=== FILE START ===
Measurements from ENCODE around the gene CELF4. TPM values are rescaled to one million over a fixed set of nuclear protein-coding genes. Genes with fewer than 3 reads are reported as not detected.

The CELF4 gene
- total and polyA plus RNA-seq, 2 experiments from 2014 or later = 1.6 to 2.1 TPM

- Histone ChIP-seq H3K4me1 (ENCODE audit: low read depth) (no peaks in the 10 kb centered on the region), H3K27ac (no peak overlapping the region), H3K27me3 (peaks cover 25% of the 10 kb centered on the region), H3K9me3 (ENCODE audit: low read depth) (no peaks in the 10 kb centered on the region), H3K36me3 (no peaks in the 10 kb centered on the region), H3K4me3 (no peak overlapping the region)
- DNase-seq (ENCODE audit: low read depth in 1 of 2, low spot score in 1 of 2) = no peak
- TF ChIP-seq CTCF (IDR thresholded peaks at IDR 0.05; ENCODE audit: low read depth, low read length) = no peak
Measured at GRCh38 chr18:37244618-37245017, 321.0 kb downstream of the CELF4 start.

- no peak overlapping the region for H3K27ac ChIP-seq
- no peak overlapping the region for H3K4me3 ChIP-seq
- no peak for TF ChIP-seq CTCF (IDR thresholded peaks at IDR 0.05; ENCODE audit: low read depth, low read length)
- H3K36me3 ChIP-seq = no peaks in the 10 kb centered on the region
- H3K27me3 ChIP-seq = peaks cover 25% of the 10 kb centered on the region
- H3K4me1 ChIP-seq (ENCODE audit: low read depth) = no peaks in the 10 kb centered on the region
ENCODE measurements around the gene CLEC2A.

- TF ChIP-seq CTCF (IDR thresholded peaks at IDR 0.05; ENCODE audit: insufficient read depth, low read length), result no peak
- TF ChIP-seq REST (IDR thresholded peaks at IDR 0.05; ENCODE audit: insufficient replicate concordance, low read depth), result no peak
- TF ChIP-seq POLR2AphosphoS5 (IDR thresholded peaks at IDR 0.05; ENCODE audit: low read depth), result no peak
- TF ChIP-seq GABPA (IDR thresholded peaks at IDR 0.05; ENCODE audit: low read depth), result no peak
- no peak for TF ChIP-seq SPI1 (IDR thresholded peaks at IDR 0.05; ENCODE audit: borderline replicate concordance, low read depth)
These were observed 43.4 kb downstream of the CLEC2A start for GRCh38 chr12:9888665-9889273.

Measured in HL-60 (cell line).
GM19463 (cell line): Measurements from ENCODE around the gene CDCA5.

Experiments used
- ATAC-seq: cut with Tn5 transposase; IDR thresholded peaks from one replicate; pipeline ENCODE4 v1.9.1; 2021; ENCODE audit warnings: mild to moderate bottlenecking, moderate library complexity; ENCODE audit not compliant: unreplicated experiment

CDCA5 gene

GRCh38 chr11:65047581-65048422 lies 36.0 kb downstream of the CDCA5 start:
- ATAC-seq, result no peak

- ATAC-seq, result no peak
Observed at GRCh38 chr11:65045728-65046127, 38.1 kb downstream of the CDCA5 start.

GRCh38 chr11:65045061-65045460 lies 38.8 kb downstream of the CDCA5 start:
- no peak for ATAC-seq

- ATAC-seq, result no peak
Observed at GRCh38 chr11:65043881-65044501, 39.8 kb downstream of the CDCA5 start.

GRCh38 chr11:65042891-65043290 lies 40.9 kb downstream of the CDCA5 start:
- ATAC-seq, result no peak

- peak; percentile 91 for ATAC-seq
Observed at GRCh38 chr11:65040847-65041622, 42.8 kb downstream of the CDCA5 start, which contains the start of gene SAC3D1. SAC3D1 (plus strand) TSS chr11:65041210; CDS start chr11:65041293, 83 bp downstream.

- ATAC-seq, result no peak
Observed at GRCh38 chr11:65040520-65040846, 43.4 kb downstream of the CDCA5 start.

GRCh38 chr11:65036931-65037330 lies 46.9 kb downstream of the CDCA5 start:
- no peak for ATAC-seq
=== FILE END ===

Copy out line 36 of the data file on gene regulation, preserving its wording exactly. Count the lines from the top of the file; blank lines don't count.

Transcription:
- peak; percentile 91 for ATAC-seq